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World Whisky Day is May 21, providing all of us an excuse (not that we need one) to sample whisky from around the world that doesn’t necessarily come from the usual suspects: the USA, Scotland, Ireland and Canada. There are fantastic whiskies being distilled in other countries across the globe, most of them falling into the single malt category (made from 100% barley at one distillery), although that’s not always the case.
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We put together this list of some of the best world whiskies and even took the liberty of highlighting some made here at home from the under-recognized and underrated American single malt category. So even if you can’t travel, you can take a boozy journey by sampling as many of these whiskies as you like on World Whisky Day — or any day of the year.
1. Bevridge American Single Malt Tasting Experience
Why not start with American whiskey? But we’re not talking bourbon. Instead, this sampler showcases the growing category of American single malt whiskey. While not yet legally defined here in the U.S., what this means almost universally is whiskey made from 100% barley and aged in oak casks, just like single malts from other countries. But American single malt has its own character, as you will see by tasting these whiskeys from distilleries like Westland, Virginia Distilling Company and Balcones.
2. Starward Octave Barrels
Australia is known for producing some very good wine, but that country is also getting more and more attention for its excellent whisky. Melbourne distillery Starward combines the best of both worlds, aging its single malt and grain whisky in red wine barrels. This brand-new single malt was aged in the Yalumba winery’s The Octavius Shiraz 100-liter octave-sized barrels. This brings a melange of flavors to the whisky, from raisin to peach to dark chocolate.
3. Kyrö Malt Rye Whisky
There isn’t a whole lot of whisky that comes from Finland, but it does make sense that it’s made from rye considering the ubiquity of rye bread in that country. The story goes that Kyro was conceived in a Sauna, which again makes sense given the Finnish propensity to schvitz. This whisky is made from 100% malted rye and aged in new American oak barrels. Look for notes of honey and citrus, along with some nice black pepper and spice on the palate.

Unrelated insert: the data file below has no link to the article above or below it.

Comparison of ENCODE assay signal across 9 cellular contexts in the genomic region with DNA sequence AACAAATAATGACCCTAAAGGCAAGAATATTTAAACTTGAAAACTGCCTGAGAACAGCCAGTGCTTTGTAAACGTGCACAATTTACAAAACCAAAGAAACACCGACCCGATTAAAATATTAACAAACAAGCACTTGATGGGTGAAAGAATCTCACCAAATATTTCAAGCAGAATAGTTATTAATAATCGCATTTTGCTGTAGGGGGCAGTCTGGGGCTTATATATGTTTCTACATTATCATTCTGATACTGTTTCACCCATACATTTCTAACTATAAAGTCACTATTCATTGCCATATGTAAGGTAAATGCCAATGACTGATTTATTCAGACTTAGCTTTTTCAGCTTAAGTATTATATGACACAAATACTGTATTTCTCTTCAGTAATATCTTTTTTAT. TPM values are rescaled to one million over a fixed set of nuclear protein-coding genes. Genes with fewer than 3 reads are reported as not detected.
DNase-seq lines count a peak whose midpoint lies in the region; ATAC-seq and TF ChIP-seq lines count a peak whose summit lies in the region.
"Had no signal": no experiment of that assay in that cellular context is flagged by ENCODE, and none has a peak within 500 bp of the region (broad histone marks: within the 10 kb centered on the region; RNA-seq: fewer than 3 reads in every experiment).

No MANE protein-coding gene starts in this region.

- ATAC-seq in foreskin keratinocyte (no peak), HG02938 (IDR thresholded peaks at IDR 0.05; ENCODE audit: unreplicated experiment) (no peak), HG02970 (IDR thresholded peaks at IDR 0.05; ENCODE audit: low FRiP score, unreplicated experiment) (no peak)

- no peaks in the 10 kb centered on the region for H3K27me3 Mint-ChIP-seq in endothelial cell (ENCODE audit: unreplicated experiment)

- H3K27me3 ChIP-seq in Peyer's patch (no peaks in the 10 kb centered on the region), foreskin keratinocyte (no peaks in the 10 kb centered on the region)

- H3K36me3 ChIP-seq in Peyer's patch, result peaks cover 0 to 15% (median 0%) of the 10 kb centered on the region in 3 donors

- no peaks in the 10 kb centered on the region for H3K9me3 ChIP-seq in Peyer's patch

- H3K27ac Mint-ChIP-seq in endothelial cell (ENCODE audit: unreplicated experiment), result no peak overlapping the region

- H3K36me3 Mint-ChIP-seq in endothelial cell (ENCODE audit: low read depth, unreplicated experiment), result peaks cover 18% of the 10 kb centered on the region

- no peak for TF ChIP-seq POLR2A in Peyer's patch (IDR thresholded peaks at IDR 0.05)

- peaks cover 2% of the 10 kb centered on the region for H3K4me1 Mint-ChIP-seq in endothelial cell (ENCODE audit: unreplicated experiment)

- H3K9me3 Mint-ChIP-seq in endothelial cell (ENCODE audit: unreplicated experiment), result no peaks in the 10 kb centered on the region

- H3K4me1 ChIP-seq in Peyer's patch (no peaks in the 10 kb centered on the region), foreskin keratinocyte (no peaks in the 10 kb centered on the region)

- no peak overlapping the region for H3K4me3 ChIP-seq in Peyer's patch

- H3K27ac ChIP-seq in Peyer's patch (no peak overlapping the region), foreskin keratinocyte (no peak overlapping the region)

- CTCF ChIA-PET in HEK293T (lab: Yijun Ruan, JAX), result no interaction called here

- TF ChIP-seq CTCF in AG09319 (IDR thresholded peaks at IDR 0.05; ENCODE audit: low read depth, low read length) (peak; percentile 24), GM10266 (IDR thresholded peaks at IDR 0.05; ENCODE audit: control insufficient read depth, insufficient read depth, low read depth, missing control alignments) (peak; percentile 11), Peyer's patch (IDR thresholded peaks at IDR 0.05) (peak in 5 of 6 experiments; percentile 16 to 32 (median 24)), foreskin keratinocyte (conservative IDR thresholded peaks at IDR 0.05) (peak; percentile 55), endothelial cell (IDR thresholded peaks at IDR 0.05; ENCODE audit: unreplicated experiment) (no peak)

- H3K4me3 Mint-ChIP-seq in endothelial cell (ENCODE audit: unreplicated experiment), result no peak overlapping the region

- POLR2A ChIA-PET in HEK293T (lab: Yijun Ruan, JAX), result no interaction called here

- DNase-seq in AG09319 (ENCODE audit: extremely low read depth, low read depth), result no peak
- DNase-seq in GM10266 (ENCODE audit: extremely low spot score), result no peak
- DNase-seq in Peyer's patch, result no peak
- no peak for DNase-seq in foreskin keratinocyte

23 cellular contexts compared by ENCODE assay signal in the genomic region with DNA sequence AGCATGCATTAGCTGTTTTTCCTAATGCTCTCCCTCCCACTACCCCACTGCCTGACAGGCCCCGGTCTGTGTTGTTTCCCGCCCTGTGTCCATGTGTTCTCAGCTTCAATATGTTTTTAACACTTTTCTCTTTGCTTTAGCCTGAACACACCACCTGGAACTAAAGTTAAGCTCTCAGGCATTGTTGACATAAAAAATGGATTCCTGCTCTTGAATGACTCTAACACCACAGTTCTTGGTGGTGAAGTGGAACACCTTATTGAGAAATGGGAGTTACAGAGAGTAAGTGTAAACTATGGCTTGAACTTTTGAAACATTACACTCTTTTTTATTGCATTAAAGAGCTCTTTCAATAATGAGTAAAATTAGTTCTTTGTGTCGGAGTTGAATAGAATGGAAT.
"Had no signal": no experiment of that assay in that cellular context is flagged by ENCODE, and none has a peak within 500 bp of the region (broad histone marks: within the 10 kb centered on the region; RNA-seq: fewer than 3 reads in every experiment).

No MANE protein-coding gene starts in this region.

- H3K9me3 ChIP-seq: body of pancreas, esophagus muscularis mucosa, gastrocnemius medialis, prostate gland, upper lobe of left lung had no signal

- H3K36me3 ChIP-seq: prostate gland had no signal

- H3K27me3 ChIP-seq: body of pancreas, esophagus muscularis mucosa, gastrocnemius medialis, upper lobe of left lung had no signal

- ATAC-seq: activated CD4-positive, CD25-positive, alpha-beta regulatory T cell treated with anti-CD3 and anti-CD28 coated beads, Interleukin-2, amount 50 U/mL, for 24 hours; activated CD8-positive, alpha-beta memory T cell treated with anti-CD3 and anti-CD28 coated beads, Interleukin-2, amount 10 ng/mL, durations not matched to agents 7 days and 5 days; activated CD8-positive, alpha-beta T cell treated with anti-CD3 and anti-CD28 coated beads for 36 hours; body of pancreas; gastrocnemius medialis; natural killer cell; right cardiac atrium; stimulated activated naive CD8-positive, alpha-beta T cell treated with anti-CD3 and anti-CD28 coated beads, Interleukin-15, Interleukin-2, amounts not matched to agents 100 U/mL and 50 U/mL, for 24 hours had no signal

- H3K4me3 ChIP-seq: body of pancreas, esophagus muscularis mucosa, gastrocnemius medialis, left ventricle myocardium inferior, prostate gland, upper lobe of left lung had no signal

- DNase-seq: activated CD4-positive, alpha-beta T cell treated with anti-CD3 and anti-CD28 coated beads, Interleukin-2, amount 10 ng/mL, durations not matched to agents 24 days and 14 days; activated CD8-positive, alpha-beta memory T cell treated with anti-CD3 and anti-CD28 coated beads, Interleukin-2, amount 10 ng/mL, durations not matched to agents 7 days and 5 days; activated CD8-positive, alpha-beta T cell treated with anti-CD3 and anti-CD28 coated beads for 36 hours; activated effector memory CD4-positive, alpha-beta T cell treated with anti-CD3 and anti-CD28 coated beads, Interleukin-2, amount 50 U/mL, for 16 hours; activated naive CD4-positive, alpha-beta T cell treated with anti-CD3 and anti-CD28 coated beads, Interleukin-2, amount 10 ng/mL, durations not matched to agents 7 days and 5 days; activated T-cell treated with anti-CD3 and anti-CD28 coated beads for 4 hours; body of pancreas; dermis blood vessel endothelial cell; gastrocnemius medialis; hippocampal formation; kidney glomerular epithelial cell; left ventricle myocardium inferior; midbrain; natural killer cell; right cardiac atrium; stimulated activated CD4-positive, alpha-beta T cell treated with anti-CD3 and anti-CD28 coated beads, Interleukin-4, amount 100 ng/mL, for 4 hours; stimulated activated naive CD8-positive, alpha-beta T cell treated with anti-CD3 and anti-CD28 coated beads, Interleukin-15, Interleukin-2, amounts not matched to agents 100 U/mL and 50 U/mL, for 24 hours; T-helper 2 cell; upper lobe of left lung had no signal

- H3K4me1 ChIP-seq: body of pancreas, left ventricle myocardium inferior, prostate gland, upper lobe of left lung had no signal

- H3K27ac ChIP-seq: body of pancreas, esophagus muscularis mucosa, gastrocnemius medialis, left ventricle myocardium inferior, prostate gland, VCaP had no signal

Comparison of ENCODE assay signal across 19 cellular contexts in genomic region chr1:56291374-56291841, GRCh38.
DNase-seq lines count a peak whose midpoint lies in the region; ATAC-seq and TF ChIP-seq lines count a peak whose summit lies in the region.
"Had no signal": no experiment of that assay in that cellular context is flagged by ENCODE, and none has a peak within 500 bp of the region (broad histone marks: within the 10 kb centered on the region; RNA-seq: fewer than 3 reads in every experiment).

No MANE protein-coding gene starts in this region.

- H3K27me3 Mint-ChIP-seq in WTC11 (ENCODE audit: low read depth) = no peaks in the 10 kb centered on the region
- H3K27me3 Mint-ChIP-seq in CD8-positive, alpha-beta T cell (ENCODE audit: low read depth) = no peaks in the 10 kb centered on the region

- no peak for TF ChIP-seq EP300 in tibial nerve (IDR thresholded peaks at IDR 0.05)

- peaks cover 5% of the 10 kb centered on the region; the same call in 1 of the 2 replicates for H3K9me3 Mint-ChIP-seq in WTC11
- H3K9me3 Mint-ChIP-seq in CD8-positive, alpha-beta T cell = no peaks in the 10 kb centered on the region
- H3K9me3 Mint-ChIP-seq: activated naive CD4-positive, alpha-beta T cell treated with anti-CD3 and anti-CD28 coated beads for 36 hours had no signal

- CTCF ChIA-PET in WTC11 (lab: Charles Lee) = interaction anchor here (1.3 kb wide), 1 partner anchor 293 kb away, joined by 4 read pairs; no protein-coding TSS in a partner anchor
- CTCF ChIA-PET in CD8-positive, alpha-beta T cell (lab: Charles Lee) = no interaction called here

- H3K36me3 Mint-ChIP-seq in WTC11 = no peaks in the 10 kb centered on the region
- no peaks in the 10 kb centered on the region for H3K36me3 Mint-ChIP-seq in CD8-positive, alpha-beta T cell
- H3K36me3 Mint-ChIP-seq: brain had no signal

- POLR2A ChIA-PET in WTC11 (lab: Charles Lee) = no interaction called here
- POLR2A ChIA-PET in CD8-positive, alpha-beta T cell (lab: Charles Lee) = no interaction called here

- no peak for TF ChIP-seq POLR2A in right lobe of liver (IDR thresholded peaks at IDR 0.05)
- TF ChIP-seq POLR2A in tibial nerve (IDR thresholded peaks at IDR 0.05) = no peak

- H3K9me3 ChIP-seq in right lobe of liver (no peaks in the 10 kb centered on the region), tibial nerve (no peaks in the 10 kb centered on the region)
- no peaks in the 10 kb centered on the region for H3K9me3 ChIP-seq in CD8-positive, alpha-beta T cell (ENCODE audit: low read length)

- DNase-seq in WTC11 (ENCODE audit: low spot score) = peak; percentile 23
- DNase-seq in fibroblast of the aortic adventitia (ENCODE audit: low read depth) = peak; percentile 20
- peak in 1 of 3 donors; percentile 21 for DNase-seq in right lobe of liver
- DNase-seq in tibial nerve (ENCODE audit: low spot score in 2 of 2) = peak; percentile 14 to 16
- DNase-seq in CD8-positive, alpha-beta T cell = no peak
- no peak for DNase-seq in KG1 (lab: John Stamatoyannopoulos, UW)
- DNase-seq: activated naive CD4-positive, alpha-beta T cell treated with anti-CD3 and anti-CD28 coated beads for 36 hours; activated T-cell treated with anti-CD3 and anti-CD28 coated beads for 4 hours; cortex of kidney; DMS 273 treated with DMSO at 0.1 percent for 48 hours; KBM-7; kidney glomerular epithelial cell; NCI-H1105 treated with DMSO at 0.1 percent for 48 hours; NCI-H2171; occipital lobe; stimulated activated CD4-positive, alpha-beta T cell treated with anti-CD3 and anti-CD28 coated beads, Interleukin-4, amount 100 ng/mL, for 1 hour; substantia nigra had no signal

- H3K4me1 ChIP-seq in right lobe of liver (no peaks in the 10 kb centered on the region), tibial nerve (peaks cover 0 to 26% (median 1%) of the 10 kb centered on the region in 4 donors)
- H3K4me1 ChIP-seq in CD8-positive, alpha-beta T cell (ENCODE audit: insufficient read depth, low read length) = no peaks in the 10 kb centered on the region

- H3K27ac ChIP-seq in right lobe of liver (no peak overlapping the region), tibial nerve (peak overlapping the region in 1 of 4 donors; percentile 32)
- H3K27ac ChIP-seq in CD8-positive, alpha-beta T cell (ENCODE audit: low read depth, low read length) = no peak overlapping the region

4. Stauning El Clasico
Another Scandinavian entry into the world whisky category comes from Denmark, where Stauning is making some very interesting and tasty whisky. They are not trying to copy scotch at all, instead focusing on making their own mark on the category by using local barley and rye and both peat and heather for their smoky expressions. The new El Clasico is a whisky with a mashbill of 70% malted rye and 30% malted barley. After initial aging, it’s finished in Spanish vermouth casks, giving it a sort of Manhattan cocktail personality.
5. Penderyn Madeira Finish
BEST U.K. WHISKY THAT ISN’T SCOTCH
Penderyn is a Welsh distillery located far (relatively speaking, it’s a small country) from the many distilleries dotting the Scottish landscape. Yes, Welsh whisky is a thing and it’s fantastic. The women-led team there meticulously produce single malts that are finished in a variety of cask types. The flagship whisky is this one, matured in ex-bourbon barrels before being finished in Madeira wine casks. Tropical fruit notes mingle with some vanilla, citrus and spice on the palate, making this a unique sipping whisky.
6. Kamet Single Malt
This is a lesser-known Indian whiskey brand but one that should start getting more attention here in the U.S. Kamet is located in northern India, near the mountain of the same name with the third highest peak of the Himalayas. This single malt is aged in a combination of casks: ex-bourbon American oak, ex-wine French oak and PX and Oloroso sherry casks. Surrinder Kumar is one of the forces behind this whiskey, bringing his long history with Amrut to the distillery to craft another fine single malt.
7. Mars Komagatake 2021 Edition
BEST JAPANESE SINGLE MALT
Mars Shinshu is a Japanese distillery that might not be as well known as Suntory’s Yamazaki or the Nikka distilleries, but it’s making blends and single malts worth trying all the same. The Komagatake 2021 edition falls into the latter category, bottled at cask strength of 48%, non-chill filtered and aged in both bourbon and sherry casks. Look for notes of stone fruit, green melon and banana on the palate.
8. Akkeshi Usai
BEST JAPANESE BLEND
This blend of malt and grain whisky from Akkeshi has an interesting makeup. The malt component, 60% of the blend, was distilled in Japan and aged for a minimum of three years in bourbon, sherry, red wine and Mizunara oak barrels. The grain distillate (wheat and corn) was imported to Japan, and then matured in bourbon and red wine casks. This is the second whisky release of Akkeshi’s 24 Solar Terms series inspired the the lunar calendar.
9. That Boutique-y Whisky Company’s World Whisky Blend
BEST WORLD BLEND
What’s in this blend? World whiskies from far-flung corners of the Earth. To be precise, that’s Scotland, Canada, Ireland, Sweden, the USA, Switzerland, the Netherlands, Taiwan, India, Italy, Germany, Japan, France and Finland. That’s a lot of different whiskies from different countries to combine together, but the results are supposed to be flavorful and great for sipping on its own, or perhaps mixing up a highball or two.
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